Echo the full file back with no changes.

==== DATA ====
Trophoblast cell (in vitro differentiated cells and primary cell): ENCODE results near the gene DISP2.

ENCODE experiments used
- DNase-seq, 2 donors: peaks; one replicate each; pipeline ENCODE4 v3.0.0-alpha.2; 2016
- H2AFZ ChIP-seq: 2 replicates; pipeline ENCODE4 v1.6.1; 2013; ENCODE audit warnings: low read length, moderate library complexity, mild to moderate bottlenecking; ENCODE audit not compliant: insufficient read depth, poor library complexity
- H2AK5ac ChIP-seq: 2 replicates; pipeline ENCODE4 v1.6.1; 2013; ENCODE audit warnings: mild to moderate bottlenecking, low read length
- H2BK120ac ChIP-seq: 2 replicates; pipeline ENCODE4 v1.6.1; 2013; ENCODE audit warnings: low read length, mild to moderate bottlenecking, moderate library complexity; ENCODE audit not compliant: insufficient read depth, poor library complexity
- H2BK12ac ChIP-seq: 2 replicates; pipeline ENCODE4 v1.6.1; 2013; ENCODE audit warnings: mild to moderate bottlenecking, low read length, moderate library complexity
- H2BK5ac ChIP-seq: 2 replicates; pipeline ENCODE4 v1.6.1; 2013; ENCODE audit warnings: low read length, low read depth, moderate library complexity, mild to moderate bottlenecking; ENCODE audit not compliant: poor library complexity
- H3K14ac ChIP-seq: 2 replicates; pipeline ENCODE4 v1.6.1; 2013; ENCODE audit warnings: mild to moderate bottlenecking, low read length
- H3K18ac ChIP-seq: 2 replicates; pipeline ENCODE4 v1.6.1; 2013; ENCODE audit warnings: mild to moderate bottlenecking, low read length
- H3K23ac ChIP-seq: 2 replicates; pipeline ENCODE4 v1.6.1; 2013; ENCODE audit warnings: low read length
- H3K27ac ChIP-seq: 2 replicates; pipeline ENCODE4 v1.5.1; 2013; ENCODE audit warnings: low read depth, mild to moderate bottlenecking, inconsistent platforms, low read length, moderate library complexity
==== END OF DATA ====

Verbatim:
Trophoblast cell (in vitro differentiated cells and primary cell): ENCODE results near the gene DISP2.

ENCODE experiments used
- DNase-seq, 2 donors: peaks; one replicate each; pipeline ENCODE4 v3.0.0-alpha.2; 2016
- H2AFZ ChIP-seq: 2 replicates; pipeline ENCODE4 v1.6.1; 2013; ENCODE audit warnings: low read length, moderate library complexity, mild to moderate bottlenecking; ENCODE audit not compliant: insufficient read depth, poor library complexity
- H2AK5ac ChIP-seq: 2 replicates; pipeline ENCODE4 v1.6.1; 2013; ENCODE audit warnings: mild to moderate bottlenecking, low read length
- H2BK120ac ChIP-seq: 2 replicates; pipeline ENCODE4 v1.6.1; 2013; ENCODE audit warnings: low read length, mild to moderate bottlenecking, moderate library complexity; ENCODE audit not compliant: insufficient read depth, poor library complexity
- H2BK12ac ChIP-seq: 2 replicates; pipeline ENCODE4 v1.6.1; 2013; ENCODE audit warnings: mild to moderate bottlenecking, low read length, moderate library complexity
- H2BK5ac ChIP-seq: 2 replicates; pipeline ENCODE4 v1.6.1; 2013; ENCODE audit warnings: low read length, low read depth, moderate library complexity, mild to moderate bottlenecking; ENCODE audit not compliant: poor library complexity
- H3K14ac ChIP-seq: 2 replicates; pipeline ENCODE4 v1.6.1; 2013; ENCODE audit warnings: mild to moderate bottlenecking, low read length
- H3K18ac ChIP-seq: 2 replicates; pipeline ENCODE4 v1.6.1; 2013; ENCODE audit warnings: mild to moderate bottlenecking, low read length
- H3K23ac ChIP-seq: 2 replicates; pipeline ENCODE4 v1.6.1; 2013; ENCODE audit warnings: low read length
- H3K27ac ChIP-seq: 2 replicates; pipeline ENCODE4 v1.5.1; 2013; ENCODE audit warnings: low read depth, mild to moderate bottlenecking, inconsistent platforms, low read length, moderate library complexity